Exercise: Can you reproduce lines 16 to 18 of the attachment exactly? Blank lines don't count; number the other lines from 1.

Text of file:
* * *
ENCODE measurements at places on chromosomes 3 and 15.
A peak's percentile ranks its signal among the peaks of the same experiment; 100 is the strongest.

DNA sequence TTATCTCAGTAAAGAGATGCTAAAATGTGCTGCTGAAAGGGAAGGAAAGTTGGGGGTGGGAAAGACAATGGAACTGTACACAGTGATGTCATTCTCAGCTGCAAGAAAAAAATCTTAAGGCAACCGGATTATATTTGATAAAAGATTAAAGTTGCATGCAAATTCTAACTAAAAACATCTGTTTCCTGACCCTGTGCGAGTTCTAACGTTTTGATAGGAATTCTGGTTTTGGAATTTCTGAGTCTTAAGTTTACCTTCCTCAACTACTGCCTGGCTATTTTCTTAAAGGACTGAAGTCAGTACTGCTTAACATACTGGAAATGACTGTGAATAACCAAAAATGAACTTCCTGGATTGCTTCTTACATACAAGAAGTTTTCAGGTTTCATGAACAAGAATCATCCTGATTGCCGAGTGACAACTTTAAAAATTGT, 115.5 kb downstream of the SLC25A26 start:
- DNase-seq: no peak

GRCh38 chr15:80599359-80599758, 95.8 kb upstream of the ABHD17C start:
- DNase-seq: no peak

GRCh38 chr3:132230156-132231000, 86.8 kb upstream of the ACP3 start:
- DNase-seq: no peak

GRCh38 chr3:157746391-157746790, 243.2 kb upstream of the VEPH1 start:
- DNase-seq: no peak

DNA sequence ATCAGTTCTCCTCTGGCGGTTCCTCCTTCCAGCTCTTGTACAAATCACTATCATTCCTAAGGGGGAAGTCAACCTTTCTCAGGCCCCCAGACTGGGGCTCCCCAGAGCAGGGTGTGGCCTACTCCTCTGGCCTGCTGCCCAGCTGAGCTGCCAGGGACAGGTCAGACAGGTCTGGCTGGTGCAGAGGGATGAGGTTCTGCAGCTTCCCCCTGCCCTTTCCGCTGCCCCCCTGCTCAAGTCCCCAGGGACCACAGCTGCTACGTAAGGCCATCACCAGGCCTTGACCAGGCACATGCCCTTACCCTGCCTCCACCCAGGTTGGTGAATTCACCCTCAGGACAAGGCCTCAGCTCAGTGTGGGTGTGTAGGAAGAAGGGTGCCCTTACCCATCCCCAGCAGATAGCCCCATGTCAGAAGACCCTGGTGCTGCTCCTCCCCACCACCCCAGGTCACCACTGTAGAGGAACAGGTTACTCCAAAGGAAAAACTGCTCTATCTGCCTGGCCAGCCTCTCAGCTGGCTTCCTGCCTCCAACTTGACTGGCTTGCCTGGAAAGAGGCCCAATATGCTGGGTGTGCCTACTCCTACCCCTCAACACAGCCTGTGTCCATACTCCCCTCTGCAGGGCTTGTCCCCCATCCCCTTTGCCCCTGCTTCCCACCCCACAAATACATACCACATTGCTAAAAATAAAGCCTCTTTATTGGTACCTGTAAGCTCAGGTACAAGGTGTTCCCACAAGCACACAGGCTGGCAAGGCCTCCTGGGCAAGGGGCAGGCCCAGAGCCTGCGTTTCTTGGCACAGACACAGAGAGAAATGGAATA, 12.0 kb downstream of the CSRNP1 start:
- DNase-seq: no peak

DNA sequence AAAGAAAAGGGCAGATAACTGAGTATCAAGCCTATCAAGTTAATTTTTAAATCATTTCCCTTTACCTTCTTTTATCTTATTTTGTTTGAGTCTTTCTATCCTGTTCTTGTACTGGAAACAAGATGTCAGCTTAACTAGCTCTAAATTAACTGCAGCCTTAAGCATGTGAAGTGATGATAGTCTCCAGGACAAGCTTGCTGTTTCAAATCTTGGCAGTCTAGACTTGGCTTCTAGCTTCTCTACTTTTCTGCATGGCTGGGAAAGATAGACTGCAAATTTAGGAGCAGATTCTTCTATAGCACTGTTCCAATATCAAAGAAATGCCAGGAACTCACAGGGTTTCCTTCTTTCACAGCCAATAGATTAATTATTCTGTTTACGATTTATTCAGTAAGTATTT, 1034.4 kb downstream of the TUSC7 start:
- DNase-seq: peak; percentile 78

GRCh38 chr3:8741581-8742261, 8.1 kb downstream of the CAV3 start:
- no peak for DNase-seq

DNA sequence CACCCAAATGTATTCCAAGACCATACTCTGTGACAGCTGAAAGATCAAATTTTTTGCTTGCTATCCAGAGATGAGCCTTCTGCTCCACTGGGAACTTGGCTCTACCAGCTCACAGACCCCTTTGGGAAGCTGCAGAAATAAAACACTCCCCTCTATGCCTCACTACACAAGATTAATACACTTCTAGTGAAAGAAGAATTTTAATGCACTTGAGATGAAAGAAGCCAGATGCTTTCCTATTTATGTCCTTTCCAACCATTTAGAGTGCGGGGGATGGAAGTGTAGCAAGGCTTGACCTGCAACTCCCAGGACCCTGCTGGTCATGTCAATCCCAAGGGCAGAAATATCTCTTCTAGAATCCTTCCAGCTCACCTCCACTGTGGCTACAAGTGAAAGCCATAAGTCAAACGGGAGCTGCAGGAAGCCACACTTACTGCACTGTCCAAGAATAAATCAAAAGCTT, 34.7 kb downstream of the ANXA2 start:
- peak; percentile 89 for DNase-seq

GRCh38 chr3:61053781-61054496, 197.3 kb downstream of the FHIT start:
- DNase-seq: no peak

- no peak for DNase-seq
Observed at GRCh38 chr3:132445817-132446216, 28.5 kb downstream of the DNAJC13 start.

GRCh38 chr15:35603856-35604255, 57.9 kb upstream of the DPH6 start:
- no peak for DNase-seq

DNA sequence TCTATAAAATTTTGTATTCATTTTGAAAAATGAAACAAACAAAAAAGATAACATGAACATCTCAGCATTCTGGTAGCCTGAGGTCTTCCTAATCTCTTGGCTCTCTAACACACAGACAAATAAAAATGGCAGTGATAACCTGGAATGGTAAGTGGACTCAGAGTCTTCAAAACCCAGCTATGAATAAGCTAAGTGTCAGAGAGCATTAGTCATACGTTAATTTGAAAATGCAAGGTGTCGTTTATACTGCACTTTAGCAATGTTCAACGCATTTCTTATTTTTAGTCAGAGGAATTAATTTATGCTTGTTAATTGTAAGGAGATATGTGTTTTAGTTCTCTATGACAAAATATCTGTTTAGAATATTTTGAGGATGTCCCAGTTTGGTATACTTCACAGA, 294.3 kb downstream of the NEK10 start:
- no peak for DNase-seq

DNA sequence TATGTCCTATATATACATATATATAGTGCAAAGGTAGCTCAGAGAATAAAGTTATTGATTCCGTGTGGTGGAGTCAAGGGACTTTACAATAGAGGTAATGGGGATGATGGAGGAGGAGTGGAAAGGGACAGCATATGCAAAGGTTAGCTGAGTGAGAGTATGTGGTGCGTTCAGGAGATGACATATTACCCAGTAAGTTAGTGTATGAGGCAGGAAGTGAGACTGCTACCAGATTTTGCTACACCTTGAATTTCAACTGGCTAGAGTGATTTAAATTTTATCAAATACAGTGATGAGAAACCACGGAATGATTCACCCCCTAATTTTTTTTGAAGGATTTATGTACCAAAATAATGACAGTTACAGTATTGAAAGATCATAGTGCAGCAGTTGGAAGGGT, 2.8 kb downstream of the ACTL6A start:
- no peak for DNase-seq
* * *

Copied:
- no peak for DNase-seq

DNA sequence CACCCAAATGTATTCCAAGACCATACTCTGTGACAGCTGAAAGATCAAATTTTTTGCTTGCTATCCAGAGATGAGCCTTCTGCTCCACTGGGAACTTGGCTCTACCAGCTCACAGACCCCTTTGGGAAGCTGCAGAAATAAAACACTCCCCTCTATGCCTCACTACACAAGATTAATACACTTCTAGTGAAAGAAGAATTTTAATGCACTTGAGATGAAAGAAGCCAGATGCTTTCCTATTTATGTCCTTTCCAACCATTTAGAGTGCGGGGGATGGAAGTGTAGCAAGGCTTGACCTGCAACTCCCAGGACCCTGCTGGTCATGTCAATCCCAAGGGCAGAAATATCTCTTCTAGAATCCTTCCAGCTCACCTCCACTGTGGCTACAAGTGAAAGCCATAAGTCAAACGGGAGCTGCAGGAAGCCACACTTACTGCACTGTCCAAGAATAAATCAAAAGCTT, 34.7 kb downstream of the ANXA2 start:
- peak; percentile 89 for DNase-seq